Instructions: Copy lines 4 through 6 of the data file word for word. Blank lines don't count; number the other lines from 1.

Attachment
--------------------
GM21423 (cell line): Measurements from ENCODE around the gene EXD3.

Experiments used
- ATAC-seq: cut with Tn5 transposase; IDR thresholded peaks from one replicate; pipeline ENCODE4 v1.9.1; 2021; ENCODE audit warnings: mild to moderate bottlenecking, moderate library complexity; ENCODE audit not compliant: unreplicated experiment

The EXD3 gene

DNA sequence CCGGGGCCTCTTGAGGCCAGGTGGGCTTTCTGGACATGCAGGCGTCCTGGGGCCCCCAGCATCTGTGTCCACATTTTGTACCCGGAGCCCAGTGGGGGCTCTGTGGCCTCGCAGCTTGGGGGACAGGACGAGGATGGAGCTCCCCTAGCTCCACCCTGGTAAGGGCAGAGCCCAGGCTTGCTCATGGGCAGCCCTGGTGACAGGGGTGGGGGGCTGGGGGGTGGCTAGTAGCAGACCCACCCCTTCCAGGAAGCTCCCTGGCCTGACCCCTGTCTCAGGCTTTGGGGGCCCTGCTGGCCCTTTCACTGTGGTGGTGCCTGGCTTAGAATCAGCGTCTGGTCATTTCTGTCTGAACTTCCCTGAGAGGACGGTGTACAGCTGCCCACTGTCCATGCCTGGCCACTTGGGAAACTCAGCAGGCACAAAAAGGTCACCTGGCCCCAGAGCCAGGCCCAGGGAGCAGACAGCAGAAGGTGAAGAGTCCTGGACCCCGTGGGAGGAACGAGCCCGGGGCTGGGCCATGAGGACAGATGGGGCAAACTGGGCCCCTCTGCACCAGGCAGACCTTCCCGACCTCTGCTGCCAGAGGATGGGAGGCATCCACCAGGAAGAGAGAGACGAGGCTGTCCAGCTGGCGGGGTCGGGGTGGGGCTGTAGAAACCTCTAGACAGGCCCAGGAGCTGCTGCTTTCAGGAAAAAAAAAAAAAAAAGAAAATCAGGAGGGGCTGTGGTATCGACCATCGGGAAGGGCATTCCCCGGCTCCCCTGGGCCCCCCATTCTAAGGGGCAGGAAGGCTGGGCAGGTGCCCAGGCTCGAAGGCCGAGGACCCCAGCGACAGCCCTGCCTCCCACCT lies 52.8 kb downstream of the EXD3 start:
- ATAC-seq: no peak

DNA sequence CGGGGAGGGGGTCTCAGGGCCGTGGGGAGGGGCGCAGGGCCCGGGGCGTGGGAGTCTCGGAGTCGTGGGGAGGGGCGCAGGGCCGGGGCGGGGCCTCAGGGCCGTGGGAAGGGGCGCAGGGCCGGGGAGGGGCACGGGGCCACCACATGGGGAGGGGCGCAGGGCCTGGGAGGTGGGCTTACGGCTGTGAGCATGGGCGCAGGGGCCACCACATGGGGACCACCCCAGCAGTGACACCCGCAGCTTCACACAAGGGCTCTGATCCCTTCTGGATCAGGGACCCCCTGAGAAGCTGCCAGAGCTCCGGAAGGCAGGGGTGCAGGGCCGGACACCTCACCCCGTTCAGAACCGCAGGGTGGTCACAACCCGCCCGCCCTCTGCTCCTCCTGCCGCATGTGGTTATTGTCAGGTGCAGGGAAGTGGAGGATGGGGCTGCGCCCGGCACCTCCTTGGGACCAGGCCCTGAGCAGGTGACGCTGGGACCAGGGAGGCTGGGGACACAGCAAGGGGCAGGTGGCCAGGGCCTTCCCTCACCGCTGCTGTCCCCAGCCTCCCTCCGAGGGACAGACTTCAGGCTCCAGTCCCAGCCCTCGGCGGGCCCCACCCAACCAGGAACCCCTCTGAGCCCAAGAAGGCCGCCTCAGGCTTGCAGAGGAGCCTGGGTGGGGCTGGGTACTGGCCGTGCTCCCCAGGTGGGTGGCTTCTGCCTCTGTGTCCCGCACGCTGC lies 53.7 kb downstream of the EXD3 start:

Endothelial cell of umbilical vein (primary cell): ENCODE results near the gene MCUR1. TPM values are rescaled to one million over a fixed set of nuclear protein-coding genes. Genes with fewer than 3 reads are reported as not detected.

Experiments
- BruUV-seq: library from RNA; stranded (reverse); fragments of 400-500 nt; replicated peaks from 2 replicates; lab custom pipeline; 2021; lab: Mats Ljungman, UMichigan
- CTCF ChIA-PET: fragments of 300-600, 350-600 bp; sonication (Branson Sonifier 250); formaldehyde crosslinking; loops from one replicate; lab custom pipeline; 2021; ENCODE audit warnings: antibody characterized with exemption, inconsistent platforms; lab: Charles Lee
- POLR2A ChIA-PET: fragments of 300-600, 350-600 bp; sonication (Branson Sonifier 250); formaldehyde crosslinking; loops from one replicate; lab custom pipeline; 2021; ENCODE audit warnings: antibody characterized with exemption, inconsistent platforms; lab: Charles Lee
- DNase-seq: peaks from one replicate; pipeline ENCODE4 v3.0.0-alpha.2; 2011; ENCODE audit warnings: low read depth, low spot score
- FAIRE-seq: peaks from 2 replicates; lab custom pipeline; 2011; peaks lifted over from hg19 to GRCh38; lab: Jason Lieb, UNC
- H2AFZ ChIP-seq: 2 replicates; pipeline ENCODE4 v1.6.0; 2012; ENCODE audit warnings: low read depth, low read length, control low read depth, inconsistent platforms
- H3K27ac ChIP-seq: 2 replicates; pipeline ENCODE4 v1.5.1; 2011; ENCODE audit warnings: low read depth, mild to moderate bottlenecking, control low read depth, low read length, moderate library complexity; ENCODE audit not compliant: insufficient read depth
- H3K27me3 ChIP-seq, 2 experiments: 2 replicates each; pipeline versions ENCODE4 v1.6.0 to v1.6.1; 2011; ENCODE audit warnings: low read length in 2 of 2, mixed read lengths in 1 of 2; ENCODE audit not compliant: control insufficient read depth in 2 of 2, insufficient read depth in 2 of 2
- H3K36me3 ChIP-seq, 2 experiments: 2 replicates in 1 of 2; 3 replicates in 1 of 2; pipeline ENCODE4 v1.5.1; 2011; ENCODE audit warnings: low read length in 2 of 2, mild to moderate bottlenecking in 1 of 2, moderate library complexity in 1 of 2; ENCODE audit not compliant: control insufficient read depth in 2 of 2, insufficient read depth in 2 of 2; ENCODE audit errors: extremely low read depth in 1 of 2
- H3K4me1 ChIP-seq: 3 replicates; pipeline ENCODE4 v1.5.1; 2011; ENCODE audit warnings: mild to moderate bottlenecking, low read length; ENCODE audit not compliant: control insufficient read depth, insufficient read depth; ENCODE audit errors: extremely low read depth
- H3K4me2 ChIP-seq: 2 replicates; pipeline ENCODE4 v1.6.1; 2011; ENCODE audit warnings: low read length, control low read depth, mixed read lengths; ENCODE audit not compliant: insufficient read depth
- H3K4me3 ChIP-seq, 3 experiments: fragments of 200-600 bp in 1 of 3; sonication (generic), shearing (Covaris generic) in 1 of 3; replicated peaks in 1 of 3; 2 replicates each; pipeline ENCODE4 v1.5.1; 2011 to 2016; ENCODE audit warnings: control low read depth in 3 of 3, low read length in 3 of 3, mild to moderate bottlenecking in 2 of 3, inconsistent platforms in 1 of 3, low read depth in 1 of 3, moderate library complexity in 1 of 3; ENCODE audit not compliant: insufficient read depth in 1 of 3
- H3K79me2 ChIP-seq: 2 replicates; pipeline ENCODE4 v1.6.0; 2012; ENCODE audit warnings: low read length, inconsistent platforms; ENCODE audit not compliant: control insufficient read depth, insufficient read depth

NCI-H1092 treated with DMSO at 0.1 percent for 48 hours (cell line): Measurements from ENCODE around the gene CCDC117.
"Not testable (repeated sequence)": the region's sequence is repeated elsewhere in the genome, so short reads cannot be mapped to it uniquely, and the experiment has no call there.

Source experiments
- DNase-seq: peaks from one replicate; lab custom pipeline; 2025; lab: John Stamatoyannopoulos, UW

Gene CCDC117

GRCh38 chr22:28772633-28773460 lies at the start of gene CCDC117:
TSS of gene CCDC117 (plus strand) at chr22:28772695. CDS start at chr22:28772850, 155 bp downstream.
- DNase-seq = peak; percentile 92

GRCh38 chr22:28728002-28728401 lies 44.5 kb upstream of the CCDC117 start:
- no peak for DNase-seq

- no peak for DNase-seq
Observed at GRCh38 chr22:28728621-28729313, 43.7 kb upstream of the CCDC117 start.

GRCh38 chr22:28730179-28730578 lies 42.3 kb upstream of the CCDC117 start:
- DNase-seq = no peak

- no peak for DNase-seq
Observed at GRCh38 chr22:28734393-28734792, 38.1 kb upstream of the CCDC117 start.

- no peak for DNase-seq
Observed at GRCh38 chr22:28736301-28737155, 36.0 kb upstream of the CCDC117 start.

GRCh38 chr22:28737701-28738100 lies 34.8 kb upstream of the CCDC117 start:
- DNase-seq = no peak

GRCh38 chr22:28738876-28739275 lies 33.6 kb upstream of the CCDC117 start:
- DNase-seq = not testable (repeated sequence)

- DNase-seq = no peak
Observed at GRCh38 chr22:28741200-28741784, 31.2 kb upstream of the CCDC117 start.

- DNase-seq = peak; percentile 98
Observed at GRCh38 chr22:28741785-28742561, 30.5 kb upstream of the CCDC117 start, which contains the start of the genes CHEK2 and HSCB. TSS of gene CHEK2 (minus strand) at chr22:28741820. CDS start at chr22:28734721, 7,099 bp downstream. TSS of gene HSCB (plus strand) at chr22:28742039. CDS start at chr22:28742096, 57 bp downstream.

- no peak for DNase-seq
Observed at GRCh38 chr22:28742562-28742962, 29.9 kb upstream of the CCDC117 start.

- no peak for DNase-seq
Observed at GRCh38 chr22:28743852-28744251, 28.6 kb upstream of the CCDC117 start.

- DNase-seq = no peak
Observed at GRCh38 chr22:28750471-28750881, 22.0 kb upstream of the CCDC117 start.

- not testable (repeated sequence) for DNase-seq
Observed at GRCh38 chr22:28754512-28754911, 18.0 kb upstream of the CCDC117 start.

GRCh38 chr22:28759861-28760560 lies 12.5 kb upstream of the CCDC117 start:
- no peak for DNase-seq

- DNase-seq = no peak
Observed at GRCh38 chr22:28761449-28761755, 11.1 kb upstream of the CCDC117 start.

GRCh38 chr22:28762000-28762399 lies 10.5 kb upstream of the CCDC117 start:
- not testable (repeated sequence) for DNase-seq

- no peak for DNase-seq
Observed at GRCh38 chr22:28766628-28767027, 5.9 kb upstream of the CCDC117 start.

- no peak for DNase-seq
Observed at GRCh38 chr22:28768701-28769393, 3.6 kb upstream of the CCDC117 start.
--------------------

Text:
The EXD3 gene

DNA sequence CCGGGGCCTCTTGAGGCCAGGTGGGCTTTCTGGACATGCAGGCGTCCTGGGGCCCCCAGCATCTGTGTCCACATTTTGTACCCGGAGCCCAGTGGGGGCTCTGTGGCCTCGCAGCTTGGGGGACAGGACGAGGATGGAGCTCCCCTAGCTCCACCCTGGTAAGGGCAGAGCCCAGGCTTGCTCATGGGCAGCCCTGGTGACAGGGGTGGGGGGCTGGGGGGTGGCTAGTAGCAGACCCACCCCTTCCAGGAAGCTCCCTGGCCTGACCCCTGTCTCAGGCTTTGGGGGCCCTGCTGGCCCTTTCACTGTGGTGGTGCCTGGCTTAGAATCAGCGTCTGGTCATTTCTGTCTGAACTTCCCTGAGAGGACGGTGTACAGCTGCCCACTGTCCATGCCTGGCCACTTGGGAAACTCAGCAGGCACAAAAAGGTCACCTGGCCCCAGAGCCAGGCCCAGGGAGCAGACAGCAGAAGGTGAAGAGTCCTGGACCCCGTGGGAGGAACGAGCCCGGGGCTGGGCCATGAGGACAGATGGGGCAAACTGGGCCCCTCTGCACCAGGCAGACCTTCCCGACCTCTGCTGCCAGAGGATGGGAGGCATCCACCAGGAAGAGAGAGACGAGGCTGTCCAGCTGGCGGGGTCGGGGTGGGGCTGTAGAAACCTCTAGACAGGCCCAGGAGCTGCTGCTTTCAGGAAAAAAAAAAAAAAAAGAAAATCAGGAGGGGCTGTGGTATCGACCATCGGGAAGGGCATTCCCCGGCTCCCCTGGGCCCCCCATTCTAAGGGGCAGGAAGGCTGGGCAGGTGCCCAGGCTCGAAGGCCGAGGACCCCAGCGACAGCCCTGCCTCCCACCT lies 52.8 kb downstream of the EXD3 start:
- ATAC-seq: no peak